|Link: The Which Ancient Language Are You Test written by imipak on OkCupid Free Online Dating, home of the The Dating Persona Test|
... by and large there has been a massive shift in the technological foundation of our writing, literary and otherwise; in the particular realm of literature and literary scholarship, this means that a writer working today will not and cannot be studied in the future in the same way as writers of the past, since the basic material evidence of their authorial activity — manuscripts and drafts, working notes, correspondence, journals — is, like all textual production, increasingly migrating to the electronic realm.
... from A Reader's Guide to Hilaire Belloc. (Hat tip, Dave Lull.)
Monday, August 13, 2007
Sunday, August 12, 2007
As someone well past 50, I suppose I should find this depressing: "The truth is that the young (meaning anybody under 50), however well-meaning, are impatient of or disgusted by the old. And they are confirmed in their prejudice by the unfortunate fact that even the most expensive modern medicine, though it may keep you alive, does not, as yet, rejuvenate. Once you're old, you stay old. Most damagingly, cognitive ability declines and nothing more effectively encourages impatience in the young than elderly forgetfulness or mental incompetence."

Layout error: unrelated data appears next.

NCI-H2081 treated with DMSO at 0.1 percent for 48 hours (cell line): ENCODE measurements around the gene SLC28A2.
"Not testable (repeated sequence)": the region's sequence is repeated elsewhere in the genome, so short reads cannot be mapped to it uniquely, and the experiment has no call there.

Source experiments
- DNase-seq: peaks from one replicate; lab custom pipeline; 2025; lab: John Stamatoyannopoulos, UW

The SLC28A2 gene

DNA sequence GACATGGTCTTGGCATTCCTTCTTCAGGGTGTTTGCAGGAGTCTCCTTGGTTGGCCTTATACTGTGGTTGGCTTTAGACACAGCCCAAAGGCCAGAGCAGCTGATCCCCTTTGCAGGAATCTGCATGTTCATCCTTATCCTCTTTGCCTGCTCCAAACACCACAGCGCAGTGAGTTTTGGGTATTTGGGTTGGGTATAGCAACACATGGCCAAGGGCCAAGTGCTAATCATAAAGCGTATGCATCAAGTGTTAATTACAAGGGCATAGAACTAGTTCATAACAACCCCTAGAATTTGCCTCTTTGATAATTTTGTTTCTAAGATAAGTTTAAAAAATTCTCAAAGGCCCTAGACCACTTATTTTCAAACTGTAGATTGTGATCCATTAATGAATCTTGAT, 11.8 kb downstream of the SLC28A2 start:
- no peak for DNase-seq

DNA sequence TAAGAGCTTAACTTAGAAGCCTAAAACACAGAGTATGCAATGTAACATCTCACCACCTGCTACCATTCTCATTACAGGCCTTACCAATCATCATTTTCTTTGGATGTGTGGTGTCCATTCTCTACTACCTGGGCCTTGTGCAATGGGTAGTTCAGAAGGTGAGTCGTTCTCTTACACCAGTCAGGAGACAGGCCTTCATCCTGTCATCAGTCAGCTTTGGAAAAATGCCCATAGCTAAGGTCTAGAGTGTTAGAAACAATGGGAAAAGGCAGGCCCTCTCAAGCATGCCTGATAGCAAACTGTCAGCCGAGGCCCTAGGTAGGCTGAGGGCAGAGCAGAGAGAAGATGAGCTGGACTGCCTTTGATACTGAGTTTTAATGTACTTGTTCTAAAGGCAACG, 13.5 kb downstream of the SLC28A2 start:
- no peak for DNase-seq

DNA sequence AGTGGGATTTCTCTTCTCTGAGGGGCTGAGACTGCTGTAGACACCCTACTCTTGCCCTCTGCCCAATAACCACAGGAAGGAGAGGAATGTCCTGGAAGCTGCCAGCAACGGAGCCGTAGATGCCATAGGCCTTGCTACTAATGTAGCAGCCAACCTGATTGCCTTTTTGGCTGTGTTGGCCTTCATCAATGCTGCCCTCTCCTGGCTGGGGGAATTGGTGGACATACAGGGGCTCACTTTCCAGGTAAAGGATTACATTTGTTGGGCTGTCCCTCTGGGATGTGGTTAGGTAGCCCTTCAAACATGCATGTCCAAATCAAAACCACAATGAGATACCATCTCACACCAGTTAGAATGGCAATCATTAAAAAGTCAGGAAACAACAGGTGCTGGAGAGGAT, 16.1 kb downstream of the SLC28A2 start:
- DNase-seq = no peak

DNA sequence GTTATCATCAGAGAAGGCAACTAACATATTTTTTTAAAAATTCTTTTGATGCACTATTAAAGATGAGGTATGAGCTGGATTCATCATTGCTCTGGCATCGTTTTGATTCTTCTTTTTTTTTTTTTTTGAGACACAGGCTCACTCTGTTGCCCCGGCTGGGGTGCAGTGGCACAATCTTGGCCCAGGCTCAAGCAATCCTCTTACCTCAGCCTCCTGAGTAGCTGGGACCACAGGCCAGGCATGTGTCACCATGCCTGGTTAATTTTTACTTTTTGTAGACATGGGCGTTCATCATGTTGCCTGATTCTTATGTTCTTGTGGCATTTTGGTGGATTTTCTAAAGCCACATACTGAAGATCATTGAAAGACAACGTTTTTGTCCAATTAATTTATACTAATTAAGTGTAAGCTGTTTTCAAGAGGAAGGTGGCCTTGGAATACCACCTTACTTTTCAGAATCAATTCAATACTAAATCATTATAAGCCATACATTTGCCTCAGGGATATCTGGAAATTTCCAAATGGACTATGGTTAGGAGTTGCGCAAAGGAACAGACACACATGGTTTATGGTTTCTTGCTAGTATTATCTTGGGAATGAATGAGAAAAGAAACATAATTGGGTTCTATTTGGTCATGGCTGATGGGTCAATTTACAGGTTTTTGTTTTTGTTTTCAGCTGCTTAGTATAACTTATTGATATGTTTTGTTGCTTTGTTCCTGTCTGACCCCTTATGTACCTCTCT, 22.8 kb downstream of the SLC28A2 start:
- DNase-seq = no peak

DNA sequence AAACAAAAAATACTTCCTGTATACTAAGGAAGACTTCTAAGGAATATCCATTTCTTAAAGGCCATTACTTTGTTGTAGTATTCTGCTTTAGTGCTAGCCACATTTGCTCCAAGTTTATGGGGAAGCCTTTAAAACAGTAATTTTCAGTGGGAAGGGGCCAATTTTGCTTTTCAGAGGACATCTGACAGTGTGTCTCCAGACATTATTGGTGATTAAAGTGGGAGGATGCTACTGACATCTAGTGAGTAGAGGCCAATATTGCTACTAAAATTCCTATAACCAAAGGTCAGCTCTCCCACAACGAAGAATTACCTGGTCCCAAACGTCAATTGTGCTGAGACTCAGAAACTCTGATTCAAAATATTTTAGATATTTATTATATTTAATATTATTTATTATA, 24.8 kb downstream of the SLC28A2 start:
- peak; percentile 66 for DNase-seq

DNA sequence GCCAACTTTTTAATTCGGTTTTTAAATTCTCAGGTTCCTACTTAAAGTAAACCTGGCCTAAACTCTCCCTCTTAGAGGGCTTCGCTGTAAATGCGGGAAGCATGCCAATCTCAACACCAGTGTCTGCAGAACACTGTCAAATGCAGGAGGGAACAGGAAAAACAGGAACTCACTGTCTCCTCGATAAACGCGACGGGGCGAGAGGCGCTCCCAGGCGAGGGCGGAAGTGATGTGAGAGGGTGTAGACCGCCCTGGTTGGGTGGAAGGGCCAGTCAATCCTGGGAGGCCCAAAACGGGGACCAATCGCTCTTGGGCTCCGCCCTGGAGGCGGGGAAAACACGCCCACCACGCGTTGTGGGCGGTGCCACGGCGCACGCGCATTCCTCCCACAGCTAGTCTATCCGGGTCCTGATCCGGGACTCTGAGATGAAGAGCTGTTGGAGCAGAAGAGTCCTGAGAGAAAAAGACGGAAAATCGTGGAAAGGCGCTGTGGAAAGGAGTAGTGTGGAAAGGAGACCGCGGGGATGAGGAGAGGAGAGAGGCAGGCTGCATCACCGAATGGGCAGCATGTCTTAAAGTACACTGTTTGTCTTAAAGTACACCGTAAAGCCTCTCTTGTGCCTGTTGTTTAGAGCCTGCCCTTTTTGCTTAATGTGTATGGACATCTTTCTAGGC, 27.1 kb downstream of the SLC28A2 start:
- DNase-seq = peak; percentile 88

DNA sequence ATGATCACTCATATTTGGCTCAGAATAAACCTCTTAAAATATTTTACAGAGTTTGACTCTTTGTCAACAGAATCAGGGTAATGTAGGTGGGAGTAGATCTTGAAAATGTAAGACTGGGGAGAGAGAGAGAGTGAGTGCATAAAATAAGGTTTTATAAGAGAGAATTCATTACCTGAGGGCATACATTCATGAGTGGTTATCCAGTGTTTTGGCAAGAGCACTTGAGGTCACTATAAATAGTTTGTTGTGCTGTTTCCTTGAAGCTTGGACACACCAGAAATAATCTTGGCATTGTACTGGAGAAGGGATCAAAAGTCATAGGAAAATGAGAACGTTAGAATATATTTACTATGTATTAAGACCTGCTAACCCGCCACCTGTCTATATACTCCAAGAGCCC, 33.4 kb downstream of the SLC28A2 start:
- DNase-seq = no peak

Only I haven't found my cognitive ability declining yet - not that it was ever at Einsteinian levels - and I have sometimes been appalled to encounter ignorance, credulity, and lack of curiosity on the part of the young.
And I still would like to know why this never gets any attention. More here.
... I finally get around to writing about Nassim Nicholas Taleb's The Black Swan: A lively, sassy study of what's not known. This turns out to be even shorter than the one I wrote - though whoever did the trimming did a fine job. (It seems a couple of ads took pride of place on the main book page this week. Well, they do help pay the bills. Missing is a review of Howard Jacobson's Kalooki Nights, which must be cursed: This is about the third time it's been held.)